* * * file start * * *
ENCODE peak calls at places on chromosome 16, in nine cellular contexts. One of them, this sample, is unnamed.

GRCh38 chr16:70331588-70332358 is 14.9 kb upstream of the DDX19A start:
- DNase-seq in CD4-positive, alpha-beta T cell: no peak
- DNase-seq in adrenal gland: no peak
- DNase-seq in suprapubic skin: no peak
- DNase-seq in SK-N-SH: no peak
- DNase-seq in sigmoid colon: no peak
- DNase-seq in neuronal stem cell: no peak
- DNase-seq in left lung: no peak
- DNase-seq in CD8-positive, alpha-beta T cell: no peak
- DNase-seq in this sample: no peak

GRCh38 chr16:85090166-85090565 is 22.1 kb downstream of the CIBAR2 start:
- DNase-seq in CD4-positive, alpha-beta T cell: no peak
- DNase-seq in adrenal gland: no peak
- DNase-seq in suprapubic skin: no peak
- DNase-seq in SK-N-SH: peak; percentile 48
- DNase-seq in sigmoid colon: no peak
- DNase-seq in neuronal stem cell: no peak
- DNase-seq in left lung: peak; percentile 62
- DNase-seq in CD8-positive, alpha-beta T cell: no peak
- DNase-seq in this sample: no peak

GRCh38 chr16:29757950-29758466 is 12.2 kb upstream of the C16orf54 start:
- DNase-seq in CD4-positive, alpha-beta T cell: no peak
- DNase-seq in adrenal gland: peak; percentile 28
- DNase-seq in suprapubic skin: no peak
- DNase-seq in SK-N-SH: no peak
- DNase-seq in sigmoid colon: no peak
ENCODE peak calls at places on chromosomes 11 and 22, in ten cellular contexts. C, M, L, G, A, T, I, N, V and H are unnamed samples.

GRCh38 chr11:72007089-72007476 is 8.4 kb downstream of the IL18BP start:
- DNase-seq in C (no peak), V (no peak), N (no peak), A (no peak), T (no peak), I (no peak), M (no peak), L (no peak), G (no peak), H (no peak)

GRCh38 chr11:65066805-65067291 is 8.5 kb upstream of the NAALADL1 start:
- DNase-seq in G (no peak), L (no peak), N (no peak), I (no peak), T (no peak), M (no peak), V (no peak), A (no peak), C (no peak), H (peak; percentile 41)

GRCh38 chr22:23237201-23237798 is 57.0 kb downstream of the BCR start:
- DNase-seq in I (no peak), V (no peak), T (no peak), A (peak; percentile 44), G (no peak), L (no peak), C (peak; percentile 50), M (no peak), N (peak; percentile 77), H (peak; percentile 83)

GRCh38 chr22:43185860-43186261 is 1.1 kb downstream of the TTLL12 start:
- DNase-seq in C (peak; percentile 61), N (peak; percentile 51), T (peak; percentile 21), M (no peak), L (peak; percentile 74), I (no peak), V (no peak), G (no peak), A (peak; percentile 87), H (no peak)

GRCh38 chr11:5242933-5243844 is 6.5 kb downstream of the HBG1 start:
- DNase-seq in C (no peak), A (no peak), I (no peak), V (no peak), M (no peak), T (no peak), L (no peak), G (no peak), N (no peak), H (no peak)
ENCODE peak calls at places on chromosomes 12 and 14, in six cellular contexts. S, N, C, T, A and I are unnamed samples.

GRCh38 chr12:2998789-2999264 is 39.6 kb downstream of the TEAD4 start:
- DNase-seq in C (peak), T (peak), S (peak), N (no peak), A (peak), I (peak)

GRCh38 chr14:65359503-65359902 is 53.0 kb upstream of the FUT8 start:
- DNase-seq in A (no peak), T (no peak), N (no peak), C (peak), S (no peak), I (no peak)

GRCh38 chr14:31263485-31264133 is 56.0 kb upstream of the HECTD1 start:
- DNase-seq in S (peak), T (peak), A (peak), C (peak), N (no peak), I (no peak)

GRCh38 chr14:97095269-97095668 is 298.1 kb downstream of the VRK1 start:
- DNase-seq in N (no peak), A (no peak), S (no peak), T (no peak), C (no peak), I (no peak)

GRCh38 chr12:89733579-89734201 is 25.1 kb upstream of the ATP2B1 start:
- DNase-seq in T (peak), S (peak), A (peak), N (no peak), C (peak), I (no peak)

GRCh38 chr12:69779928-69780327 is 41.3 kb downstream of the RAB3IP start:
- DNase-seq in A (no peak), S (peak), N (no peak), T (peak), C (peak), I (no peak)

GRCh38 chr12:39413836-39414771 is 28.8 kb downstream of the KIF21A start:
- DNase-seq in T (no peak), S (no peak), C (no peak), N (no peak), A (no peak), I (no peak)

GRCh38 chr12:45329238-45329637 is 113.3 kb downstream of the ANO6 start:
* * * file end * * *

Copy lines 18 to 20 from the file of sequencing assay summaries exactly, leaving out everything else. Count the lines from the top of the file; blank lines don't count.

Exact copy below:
- DNase-seq in neuronal stem cell: no peak
- DNase-seq in left lung: peak; percentile 62
- DNase-seq in CD8-positive, alpha-beta T cell: no peak